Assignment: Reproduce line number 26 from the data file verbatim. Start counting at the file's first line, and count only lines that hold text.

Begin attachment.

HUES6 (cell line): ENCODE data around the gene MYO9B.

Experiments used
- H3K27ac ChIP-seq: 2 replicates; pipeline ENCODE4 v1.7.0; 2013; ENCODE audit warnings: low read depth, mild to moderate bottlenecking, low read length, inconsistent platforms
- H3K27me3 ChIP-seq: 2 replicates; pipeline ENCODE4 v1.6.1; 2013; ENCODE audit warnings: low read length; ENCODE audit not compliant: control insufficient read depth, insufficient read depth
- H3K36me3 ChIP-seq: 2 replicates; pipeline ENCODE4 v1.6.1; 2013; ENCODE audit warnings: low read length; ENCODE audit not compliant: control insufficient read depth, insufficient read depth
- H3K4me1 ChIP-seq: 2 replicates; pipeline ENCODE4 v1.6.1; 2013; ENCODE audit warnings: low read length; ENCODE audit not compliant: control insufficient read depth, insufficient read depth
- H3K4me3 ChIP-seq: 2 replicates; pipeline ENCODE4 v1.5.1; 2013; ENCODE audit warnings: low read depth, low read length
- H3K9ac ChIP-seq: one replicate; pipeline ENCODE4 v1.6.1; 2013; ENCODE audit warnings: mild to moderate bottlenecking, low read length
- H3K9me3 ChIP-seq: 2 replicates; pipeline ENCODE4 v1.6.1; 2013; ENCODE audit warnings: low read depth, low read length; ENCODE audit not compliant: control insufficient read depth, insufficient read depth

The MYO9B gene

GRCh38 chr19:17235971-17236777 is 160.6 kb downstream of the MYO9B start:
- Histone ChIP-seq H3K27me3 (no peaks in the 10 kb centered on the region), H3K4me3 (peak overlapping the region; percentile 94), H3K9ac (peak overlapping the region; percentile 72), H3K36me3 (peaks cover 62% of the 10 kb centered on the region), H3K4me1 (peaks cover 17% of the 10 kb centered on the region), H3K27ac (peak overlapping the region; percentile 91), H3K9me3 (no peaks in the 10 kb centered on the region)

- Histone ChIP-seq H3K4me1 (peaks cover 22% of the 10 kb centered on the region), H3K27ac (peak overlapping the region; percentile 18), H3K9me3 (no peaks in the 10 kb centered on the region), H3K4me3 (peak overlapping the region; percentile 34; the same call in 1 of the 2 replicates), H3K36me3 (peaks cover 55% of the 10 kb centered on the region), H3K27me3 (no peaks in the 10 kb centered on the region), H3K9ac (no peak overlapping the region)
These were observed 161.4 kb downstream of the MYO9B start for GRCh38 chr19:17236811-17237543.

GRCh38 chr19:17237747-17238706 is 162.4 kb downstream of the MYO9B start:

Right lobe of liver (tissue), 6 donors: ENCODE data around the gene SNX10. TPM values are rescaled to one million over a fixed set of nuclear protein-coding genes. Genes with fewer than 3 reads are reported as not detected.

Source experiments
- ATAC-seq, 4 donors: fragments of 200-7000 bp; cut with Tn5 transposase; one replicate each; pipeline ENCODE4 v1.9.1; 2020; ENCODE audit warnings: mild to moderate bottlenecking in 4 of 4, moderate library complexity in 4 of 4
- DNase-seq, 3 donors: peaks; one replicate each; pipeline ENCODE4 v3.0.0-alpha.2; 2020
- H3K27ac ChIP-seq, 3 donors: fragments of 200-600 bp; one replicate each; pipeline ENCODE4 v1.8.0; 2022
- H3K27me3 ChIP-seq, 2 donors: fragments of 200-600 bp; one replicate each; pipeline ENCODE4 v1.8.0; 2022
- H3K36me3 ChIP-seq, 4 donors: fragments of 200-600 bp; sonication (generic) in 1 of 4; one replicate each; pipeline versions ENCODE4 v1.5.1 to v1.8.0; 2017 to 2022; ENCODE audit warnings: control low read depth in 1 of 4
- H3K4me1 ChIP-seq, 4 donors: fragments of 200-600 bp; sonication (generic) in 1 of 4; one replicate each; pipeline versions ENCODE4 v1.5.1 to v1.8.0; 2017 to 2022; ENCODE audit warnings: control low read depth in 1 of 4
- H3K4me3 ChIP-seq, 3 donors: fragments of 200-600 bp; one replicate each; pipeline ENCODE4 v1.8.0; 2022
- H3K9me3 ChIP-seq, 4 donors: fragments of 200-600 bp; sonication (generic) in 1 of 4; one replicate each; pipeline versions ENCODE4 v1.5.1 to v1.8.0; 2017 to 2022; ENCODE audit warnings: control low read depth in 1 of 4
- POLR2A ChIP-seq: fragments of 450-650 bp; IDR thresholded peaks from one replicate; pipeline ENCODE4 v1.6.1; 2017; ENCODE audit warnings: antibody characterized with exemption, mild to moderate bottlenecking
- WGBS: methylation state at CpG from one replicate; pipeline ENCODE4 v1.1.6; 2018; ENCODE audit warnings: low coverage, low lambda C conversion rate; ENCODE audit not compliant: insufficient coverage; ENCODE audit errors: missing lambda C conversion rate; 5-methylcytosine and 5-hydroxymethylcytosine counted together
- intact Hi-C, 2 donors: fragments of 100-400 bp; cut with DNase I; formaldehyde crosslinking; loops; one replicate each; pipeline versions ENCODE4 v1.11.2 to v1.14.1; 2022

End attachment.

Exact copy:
- POLR2A ChIP-seq: fragments of 450-650 bp; IDR thresholded peaks from one replicate; pipeline ENCODE4 v1.6.1; 2017; ENCODE audit warnings: antibody characterized with exemption, mild to moderate bottlenecking